51 Sportfisherman — By George L. Petrie —
|Part 2: My inspection convinced me that her reputation for toughness is well deserved.|
Of course, it would take a sizeable impact to breach the solid-fiberglass laminates that extend up from her keel to the waterline. And to keep the hull and deck firmly joined, that critical joint is triply secure: bonded with epoxy adhesive, through-bolted, and then tabbed with fiberglass. Internally, the yacht’s backbone is a quartet of deep, foam-cored longitudinal stringers, with steel-capped engine beds. As for transverse strength, several watertight partial bulkheads run athwartship to support her bottom.
In counterpoint to her hard-core construction features, the 51 offers a spacious, comfortable, and well-appointed interior. But even though she’s fully endowed with first-rate amenities and finished with premium joinery and upholstery, her interior is not fussy. She’s built to be enjoyed, not fretted over. Let me explain.
The saloon and dinette blend seamlessly into a single, large, open space, with settees on opposing sides that define each area but still allow guests to converse and maintain eye contact. Because leather is so plentiful in Australia, customers can choose between Ultraleather and real leather at no extra cost. Both are durable and care-free, but the real leather on our test boat looked to be as indestructible as the yacht itself.
Across from the saloon’s L-shape settee is a cherry cabinet fitted with a U-Line wine rack, ice maker, and pull-out drawers for bottle and glass stowage, all standard. The high-gloss finish on the standard cherry joinery and the inlaid cocktail table alongside the settee was second to none, but beautiful as it was, it was not a finish that I was hesitant to touch. On the contrary, it almost invited you to set down an icy glass and fix a cold drink. The galley, fully equipped with four U-Line under-counter refrigerator drawers, a Sub-Zero freezer, Corian countertops, and Amtico flooring, seemed to also say, “go ahead and use me.”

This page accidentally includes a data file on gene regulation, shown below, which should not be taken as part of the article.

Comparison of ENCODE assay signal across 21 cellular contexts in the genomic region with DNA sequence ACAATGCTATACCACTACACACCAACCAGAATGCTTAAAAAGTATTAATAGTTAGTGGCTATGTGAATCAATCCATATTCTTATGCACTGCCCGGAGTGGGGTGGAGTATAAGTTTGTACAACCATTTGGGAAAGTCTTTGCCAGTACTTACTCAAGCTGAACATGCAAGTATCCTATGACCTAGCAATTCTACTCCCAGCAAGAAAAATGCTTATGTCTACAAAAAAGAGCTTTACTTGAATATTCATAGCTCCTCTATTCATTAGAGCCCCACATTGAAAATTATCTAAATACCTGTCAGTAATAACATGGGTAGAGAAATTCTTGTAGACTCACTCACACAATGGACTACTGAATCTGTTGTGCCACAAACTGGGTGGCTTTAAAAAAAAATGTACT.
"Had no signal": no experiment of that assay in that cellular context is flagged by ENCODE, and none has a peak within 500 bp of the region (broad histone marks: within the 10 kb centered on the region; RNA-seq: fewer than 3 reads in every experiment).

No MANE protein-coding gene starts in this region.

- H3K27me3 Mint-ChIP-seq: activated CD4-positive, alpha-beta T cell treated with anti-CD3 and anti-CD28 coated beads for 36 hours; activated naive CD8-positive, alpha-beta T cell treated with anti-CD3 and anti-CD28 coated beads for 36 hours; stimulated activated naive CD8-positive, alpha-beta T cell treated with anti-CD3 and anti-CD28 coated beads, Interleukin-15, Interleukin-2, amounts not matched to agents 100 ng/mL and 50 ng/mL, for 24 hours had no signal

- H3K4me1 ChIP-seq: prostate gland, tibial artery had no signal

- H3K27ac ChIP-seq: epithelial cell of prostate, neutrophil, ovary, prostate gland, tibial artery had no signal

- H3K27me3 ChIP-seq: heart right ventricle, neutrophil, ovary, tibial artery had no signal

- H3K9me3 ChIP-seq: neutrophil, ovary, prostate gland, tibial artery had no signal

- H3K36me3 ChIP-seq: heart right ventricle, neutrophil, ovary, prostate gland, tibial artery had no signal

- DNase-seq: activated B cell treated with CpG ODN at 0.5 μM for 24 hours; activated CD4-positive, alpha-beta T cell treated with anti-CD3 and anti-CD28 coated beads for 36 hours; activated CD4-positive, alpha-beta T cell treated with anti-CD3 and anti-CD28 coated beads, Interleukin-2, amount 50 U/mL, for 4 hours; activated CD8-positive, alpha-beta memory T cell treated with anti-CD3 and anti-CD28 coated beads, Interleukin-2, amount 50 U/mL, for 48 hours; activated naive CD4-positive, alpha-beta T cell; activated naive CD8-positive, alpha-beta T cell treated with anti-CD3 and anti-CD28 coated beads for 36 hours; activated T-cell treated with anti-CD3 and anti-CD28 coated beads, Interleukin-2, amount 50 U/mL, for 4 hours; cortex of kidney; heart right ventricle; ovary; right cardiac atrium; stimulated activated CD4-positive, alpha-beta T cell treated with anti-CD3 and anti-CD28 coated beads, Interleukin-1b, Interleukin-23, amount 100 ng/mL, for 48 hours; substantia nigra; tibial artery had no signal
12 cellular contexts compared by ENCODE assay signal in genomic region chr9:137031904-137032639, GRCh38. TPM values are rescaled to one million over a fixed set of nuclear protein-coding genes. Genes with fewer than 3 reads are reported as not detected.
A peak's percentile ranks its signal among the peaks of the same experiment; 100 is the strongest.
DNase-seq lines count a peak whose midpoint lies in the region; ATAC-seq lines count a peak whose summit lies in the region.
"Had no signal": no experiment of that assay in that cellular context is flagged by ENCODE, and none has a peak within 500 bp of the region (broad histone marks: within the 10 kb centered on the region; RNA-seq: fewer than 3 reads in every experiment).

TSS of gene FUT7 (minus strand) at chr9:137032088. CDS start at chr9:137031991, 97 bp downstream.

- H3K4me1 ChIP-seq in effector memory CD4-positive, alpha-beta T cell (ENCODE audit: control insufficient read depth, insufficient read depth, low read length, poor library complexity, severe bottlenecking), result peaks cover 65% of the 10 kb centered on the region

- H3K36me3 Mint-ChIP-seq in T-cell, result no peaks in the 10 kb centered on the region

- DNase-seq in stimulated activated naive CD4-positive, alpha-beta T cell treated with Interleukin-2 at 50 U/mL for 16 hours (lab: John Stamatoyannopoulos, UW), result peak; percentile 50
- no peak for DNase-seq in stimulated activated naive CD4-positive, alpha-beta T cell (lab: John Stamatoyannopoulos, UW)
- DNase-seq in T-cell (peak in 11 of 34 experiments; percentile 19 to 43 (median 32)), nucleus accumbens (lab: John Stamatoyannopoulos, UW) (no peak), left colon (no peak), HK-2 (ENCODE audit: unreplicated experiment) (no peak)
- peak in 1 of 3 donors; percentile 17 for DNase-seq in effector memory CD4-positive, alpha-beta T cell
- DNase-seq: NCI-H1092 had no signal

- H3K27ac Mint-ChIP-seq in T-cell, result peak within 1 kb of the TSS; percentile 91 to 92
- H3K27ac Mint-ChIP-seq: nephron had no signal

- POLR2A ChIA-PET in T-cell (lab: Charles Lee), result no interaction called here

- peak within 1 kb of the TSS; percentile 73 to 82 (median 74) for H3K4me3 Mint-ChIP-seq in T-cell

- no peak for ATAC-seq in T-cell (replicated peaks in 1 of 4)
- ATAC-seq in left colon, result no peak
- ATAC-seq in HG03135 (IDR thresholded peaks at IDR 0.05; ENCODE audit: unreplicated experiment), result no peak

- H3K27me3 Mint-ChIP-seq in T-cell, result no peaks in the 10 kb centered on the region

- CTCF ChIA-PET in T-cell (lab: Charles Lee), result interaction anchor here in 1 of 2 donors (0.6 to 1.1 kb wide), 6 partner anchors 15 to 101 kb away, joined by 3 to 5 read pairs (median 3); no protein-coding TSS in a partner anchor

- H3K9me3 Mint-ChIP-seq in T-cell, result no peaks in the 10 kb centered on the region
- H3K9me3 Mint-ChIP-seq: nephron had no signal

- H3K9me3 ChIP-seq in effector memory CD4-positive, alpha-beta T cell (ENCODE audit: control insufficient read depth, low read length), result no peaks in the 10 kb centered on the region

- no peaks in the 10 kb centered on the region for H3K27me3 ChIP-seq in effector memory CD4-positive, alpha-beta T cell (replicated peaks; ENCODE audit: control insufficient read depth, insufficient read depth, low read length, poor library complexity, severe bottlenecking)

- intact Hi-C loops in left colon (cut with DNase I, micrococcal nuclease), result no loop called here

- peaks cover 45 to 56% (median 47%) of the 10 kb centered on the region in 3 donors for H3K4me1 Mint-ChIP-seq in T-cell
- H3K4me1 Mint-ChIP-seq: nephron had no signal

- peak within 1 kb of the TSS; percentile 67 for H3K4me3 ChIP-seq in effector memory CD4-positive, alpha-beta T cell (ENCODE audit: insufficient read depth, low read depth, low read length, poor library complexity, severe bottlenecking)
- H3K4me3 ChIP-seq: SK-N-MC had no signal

To be sure, the Riviera’s interior was not the only part of the yacht that beckoned for use. Beneath a cloudless blue Florida sky, we climbed to the flying bridge and brought the MTUs to life. As our captain, Dave Crews, eased the yacht out of her slip, I surveyed the layout of the bridge deck. The helm seat is all the way aft, affording the captain an unobstructed view of action in the cockpit without compromising sightlines forward. And with its roomy settee forward, a full wet bar, and an air-conditioned enclosure, this space is bound to be a favorite with guests while underway. My only complaint is the lack of handholds in the forward seating area and on the underside of the hardtop in the forward area of the bridge.
Handholds (or lack thereof) were not an issue in the flat-calm waters that prevailed during our speed trials on Lake Worth, where we recorded a top speed that was just shy of 32 knots. What impressed me more was her balance: The 51 planed effortlessly at around 1400 rpm and rode steadily at near constant trim all the way up to WOT. At 2000 rpm her Frank Mulder-designed hull form makes better than half a nautical mile per gallon, delivering an impressive 500-NM range from her optional 1,000-gallon fuel capacity.
Outside the Palm Beach inlet, we ran a series of tight high-speed turns in two-foot swells, and I found her handling to be stable and predictable. At lower speeds I felt a tendency to oversteer, probably due to the yacht’s deep forefoot. But maneuverability in tight quarters was superb, thanks to the standard 8-hp bow thruster and control offered by the Twin Disc Power Commander electronic controls, which offer an innovative trolling mode that can reduce propeller rpm almost to zero while holding the engine at idle speed.
While sea conditions on our test day didn’t put the Riviera to the ultimate test, my inspection convinced me that her reputation for toughness is well deserved. Among world-class sportfishing yachts, she sets a high standard.
Riviera Yachts USA Phone: (561) 721-4100. www.riviera.com.au.
This article originally appeared in the February 2004 issue of Power & Motoryacht magazine.